• David Johnson continues to set new records in Cardinals’ victory– David Johnson earned all the yards he gained on the ground Saturday.The Seattle Seahawks were determined to keep Johnson from taking over the game running the ball. No matter how much they tried, Seattle couldn’t completely stop Arizona’s star running back.

    “There is nothing else to be said about that kid,” Arizona quarterback Carson Palmer said. “Every adjective used to describe him is spot on. There is not one that is a reach, he’s spectacular.”

    Johnson continued to rewrite the Arizona record book with three touchdowns in the Cardinals’ 34-31 win over the Seahawks. Arizona won in Seattle for the third time in the past four years and Johnson was the biggest reason why.

    The Arizona workhorse scored on a pair of 1-yard touchdown runs and added a 2-yard run to give him an NFL-leading 20 total touchdowns for the season. He set franchise records for rushing (16) and total touchdowns (20), bettering marks held by John David Crow since 1962. Johnson now has 33 touchdowns in 31 regular-season games.

    But while the touchdowns were important, it was his two receptions on Arizona’s final drive that were crucial. After Seattle pulled even at 31-31 on Paul Richardson’s 5-yard TD catch with 1:06 remaining, the Cardinals went 50 yards to set up Chandler Catanzaro’s winning 43-yard field goal on the final play.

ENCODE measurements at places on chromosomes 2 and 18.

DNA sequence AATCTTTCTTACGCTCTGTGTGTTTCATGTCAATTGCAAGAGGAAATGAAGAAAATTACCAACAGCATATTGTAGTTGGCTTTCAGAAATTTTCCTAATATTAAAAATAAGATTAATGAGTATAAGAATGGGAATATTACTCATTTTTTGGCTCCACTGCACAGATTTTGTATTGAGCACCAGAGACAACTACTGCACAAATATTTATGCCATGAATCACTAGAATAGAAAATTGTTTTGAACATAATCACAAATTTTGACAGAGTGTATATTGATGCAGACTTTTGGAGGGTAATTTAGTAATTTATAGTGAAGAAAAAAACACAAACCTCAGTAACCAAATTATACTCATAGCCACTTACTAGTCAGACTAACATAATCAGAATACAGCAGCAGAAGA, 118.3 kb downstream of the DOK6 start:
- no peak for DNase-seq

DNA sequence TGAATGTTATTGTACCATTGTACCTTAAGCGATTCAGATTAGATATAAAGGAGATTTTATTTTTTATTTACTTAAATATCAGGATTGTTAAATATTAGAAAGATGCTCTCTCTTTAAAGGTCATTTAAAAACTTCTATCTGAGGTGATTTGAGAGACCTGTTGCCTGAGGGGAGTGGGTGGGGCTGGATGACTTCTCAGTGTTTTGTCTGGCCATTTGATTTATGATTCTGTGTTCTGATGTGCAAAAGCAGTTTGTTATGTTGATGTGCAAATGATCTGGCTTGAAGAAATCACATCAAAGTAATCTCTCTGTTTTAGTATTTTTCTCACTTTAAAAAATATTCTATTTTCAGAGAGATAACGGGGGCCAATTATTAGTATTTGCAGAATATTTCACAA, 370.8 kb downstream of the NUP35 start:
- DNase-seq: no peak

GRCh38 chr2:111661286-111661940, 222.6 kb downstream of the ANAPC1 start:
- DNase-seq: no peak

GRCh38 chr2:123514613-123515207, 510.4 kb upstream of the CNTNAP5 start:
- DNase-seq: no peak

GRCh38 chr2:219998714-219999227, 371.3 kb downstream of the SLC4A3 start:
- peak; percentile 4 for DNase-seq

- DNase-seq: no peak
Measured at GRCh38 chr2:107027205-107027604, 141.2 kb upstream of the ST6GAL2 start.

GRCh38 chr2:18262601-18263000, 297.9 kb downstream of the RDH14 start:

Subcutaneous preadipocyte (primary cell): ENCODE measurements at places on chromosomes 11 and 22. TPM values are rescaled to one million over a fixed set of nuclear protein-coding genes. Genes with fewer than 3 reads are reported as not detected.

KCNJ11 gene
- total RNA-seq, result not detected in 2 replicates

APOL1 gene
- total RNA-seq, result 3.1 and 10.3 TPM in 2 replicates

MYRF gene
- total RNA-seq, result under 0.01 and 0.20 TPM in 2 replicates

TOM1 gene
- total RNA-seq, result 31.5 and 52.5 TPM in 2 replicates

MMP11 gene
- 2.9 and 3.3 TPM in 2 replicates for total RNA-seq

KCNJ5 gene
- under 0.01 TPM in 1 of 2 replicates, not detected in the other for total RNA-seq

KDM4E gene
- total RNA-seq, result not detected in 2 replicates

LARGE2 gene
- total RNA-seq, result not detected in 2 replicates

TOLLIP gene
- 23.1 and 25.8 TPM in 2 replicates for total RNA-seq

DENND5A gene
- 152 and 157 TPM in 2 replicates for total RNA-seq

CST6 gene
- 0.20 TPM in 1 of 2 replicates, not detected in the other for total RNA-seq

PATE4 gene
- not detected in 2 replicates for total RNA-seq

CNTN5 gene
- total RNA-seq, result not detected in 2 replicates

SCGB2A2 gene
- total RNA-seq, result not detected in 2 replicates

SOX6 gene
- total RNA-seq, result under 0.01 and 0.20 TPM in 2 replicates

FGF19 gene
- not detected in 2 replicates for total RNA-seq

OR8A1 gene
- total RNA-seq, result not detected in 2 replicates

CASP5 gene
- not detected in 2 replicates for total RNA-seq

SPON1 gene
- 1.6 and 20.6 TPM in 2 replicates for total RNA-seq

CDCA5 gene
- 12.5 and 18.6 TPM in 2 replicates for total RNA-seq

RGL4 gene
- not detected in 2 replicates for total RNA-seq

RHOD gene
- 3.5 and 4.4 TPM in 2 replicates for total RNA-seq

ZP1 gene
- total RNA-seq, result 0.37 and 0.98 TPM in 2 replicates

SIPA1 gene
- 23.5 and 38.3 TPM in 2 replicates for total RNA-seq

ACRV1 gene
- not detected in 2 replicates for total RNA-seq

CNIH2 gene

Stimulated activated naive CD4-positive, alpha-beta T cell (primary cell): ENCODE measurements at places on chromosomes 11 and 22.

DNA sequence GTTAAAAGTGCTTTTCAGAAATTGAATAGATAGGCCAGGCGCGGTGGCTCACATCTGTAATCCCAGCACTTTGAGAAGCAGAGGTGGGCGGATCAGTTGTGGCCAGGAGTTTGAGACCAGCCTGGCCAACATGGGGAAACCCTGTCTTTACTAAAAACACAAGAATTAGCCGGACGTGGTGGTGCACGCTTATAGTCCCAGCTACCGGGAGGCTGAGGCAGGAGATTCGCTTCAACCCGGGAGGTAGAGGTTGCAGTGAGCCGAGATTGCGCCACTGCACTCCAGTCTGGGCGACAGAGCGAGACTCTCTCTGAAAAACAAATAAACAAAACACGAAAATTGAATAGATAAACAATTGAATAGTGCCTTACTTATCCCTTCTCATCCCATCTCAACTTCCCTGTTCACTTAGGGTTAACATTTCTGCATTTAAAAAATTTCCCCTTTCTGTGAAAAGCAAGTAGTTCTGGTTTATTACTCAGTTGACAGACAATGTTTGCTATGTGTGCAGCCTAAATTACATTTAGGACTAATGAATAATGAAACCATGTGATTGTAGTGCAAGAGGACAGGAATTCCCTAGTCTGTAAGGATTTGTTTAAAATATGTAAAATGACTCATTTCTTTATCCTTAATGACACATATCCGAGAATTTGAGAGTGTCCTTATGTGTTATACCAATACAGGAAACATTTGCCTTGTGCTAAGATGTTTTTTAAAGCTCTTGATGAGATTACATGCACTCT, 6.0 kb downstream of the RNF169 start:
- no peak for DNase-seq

Johnson was responsible for 42 of those yards. He had a 13-yard catch over the middle to get Arizona an early first down. He followed with a 29-yard catch down the sideline on a perfectly thrown ball by Palmer, beating Seattle safety Kam Chancellor. The catch got the Cardinals into field-goal range, and after an 8-yard reception by Larry Fitzgerald, the Cardinals rushed out their field goal unit.

    Catanzaro’s kick was true.

    “We were looking to see if it was a linebacker or Kam Chancellor guarding me,” Johnson said. “I was going to try to get open on a go route. And Carson saw that he overplayed a little bit and I noticed it, too, (Chancellor) just turned and ran. Carson threw a great ball and I was able to catch it.”

    Arizona coach Bruce Arians said he was surprised they got that matchup with Chancellor on Johnson. Seattle coach Pete Carroll could only compliment the execution of the play.

    “It was a really good play by a really good quarterback and a really good player. That’s a nice throw and catch there because Kam was right on the guy,” Carroll said.

    For most of the day it looked like Johnson would struggle to continue his string of at least 100 yards from scrimmage, a streak that started with the opener. He was held to 95 yards rushing, and only once was able to completely break free of Seattle’s defenders, when he cut back for a 33-yard run in the fourth quarter that helped set up the third of his touchdowns.